Sunday, September 14, 2008

Let Me Begin with the Beginning

Recently someone asked me if I've always been good in the kitchen. I had to admit: it wasn't until college that I really started looking at food as more than sustenance. Yes, there were favorite dishes when I was younger, and sure, some of my fondest memories of childhood involve food. But mostly because the food was cooked by someone I loved, or eaten with people I loved.

When I cooked for myself as a kid, I made pasta with butter and cheese, scrambled eggs, canned soup, "Chinese noodles" (a concoction of ramen noodles, but
ter, and soy sauce...high-brow, I know!), and occasionally, bagel bites.

When I left for college, my sweet freshman-year roommates and I decided to have what we called family dinners...and somehow I got voted to cook the first one. I called my mom asking what I could make that was delicious and easy. Her reply: chicken piccata. It was one of my favorites in high school, and mom claimed it was easy. I wrote her recipe down over the phone, rolled my sleeves up, and dived in.

I burned the butter on my first attempt, but otherwise it was pretty good—and shockingly easy. That did it...I was hooked. It was a slow road to my current obsession with all things edible, but that one dish, that feeling of accomplishment and the look of appreciation from my friends, well...that's all it took.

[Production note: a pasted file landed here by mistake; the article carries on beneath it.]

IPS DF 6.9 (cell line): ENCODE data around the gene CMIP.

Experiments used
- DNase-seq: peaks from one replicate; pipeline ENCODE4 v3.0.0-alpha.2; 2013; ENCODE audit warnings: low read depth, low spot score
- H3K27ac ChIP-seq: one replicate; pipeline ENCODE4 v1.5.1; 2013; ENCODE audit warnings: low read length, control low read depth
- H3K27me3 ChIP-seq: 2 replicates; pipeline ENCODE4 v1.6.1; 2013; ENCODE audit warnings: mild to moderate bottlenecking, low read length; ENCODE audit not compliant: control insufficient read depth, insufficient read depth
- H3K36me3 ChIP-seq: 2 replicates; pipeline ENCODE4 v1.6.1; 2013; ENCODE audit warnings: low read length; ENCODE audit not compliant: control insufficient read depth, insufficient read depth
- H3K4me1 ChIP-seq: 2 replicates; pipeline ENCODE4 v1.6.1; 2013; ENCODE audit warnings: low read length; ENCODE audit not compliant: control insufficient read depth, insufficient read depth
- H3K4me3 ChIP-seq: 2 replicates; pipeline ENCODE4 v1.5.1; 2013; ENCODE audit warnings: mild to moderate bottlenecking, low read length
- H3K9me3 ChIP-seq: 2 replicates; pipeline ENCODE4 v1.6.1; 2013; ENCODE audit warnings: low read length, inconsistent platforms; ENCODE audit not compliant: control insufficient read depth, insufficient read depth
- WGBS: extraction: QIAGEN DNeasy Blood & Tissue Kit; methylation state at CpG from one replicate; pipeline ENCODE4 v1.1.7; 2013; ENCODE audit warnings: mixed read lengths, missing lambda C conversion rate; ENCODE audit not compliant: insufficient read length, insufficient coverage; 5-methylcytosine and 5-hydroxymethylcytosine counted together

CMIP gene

chicken, after searing

So, for someone who isn't 100% confident in the kitchen, I highly recommend this dish. I mean, what's not to love about lemon and butter? It's impressive and delicious, and couldn't be easier.

Chicken Piccata
serves 4
Sometimes I can't find chicken breast halves, so I just pound out two regular breasts to be super thin, and cut each one in half widthwise. It takes a little more pounding, but it's just fine.

4 skinless, boneless chicken breast halves
Kosher salt
1 tablespoon all-purpose flour
2 tablespoons softened butter, divided
Additional all-purpose flour
Extra-virgin olive oil
3/4 cup chicken stock
2 to 3 tablespoons lemon juice
2 tablespoons capers, drained

Place chicken between 2 sheets of parchment paper or plastic wrap. With a rolling pin, mallet, or even a bottle of wine (be careful!), lightly pound each breast half to about 1/4-inch thickness. Sprinkle chicken with salt. (Don't be sjy about it.) Thoroughly mix together 1 tablespoon flour and 1 tablespoon butter; set aside. On a plate or shallow baking pan, add additional flour, and coat each breast in flour; shake off excess.

Heat a bit of olive oil in a large skillet over medium-high heat. When oil shimmers, add chicken in 1 layer. If the all 4 breasts don't fit, cook in 2 batches. Cook until chicken is golden brown and mostly cooked through, about 3 minutes per side. Transfer to a plate, and set aside.

In the same skillet over medium-high heat, add the stock, lemon juice, and butter-flour mixture, and whisk to get all the good brown bits (fond in fancy cook-speak) from the bottom of the pan. (If you want to sound impressive, tell someone you're deglazing the pan.) Simmer until the sauce is reduced and thickened, about 3 or 4 minutes. If it looks too thick, add a little more stock. Too thin? Keep simmering. Add capers and remaining butter, stir, and taste. Adjust seasoning.

With tongs, place each breast, one at a time, in the sauce to coat, then place on a platter. Pour remaining sauce over top. Serve with couscous or pasta to soak up extra sauce.